Previous: Phrasal verbs 3
Understanding what phrasal verbs mean
When you use phrasal verbs in Polish, the prefix you add to the verb often has a similar meaning and changes the verb in the same, or a similar, way.
The same thing is often true with English phrasal verbs and it can then be quite easy to understand what the phrasal verb means.
go (walk) – chodzić
go out – wychodzić
go away – odchodzić
go (drive) – jeździć
go out – wyjeżdżać
go away – odjeżdżać
This can even be true when more particles are added to the verb to make the meaning more specific.
go out with (somebody) – wychodzić z (kimś)
Sometimes the translation isn’t exactly the same, but you can probably still guess the meaning.
run away (dosłownie – biec od/z) translates as uciec
run away with (somebody) – uciec z (kimś)
run away from – odbiegnąć
take away (dosłownie – wziąć od) translates as odjąć
However, sometimes it isn’t easy, or can even be impossible, to guess the meaning of a phrasal verb. This is also the same in Polish.
take after (somebody) (dosłownie – wziąć po) actually translates as być podobnym do (kogoś)
How does baczyć plus ‚away’ become wybaczyć, the meanings are completely different.
With those phrasal verbs where the meaning isn’t obvious, you will simply have to learn the verb and its meaning.
One reason why phrasal verbs can have so many different meanings is that the meanings can be literal (dosłowny) or metaphoric (metaforyczny). This is also the same in Polish.
The dog dug up a bone. – Pies wygrzebał kość. (literal)
I finally dug up the truth. – W końcu, dokopałem się prawdy. (metaphoric)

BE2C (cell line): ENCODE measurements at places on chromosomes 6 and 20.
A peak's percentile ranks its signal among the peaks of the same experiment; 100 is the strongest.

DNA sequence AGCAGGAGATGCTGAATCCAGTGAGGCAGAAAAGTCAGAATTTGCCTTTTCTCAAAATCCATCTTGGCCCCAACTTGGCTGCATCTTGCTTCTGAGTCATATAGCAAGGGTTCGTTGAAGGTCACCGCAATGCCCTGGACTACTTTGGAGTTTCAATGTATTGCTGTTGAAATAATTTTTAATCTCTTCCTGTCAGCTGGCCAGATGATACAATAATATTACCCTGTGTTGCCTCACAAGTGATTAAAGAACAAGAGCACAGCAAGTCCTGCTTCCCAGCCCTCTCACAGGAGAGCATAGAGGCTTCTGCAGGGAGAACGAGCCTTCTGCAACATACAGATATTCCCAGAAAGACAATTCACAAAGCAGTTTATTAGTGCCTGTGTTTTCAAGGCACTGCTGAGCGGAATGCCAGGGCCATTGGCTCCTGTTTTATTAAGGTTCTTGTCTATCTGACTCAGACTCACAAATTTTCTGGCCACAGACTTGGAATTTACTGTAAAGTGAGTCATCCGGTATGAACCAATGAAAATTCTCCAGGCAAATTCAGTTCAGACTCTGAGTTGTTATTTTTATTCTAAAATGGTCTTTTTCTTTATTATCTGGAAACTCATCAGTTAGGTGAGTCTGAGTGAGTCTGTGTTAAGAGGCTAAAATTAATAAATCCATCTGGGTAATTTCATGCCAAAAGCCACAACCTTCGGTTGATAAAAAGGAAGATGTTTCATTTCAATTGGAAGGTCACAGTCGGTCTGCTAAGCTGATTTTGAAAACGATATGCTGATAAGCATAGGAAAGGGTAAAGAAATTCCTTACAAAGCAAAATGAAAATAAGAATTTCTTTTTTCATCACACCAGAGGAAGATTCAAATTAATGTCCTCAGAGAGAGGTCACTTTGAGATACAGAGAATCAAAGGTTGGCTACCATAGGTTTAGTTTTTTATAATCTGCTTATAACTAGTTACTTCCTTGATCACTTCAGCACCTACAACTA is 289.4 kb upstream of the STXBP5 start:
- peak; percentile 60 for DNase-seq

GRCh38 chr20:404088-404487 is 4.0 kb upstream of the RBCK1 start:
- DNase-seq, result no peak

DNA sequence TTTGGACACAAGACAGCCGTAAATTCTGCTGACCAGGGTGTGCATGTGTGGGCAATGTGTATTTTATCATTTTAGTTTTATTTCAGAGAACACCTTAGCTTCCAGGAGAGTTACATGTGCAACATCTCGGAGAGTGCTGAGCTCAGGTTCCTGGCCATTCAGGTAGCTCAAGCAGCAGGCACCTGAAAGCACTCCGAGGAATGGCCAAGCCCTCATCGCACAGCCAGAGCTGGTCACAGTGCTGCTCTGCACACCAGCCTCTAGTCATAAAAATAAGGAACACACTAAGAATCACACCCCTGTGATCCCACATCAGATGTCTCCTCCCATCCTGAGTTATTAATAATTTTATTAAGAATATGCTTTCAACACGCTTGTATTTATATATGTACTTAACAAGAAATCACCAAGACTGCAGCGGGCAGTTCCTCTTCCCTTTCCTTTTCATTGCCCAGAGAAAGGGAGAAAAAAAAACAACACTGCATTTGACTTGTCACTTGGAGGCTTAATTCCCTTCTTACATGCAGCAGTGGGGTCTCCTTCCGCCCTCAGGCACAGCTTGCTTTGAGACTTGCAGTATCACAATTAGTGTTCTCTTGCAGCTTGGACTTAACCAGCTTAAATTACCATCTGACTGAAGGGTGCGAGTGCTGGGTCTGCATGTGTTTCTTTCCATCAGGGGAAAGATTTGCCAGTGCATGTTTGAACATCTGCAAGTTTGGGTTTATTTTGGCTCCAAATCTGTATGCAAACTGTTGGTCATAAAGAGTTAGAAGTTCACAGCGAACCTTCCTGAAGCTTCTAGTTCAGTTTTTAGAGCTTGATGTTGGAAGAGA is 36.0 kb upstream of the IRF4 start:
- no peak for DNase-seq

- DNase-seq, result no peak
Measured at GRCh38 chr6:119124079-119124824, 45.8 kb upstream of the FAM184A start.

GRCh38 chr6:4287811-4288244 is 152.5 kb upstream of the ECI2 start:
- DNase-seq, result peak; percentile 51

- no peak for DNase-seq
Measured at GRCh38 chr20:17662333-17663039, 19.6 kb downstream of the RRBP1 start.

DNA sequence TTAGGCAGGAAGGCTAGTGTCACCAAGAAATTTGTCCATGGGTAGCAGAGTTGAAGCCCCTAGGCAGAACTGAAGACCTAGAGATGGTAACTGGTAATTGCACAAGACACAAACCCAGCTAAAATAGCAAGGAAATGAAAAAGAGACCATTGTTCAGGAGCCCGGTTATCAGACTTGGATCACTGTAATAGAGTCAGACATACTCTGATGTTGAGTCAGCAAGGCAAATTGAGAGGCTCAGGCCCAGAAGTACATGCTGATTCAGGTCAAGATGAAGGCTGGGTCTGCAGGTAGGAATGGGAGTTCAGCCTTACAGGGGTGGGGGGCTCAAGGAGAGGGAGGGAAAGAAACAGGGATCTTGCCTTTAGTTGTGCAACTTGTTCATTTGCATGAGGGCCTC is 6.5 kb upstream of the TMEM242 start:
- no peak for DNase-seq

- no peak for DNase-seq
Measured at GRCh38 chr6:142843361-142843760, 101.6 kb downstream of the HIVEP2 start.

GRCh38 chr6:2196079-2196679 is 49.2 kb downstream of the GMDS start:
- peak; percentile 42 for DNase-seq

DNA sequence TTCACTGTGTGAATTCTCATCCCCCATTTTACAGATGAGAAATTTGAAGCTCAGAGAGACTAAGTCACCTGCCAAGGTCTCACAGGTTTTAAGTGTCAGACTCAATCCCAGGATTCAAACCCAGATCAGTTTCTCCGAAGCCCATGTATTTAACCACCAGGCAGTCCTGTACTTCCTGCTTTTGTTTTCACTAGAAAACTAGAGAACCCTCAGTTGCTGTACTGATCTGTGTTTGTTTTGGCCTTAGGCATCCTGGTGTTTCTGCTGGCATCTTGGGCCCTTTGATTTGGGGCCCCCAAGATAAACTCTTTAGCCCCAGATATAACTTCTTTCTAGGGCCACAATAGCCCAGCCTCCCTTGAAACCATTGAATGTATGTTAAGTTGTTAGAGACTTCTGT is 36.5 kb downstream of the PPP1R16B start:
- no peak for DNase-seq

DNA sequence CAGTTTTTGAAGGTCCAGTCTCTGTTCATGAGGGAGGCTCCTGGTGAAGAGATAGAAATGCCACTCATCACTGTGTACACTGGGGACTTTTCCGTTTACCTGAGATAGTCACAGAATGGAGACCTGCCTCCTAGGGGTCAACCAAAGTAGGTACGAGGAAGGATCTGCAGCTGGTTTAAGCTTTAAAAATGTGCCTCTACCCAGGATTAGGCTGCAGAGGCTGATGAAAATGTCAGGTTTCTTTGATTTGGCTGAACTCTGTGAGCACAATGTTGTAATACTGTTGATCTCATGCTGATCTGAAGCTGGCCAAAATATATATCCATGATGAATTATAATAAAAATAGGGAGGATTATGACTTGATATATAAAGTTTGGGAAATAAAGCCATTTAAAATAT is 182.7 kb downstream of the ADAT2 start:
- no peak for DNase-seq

Phrasal verbs can also have a different meaning depending on whether the object is a thing or a person. Sometimes you can see that the different meanings are quite similar, even if you need yet another verb for the Polish translation.
take something out (dosłownie – wziąć na zewnątrz) translates as wyjąć coś
take somebody out translates as zabrać kogoś or wyjść z kimś
Sometimes the change in meanings can be a little more abstract, but you might still understand how the verb got this meaning.
take something out – wyjąć coś
take somebody out – can mean zabrać kogoś but it can also mean zabić or zlikwidować kogoś
If we can use the phrasal verb take out to mean zabić, then why can’t we use it in a similar way for things as well, to mean destroy?
take something out – zniszczyć coś
A lot of people ask why phrasal verbs have so many meanings, but this is really just because Polish has so many different ‚phrasal’ verbs to describe even quite small differences in meaning.
From an English point of view I would ask why Polish makes you learn so many verbs when you could use only a few!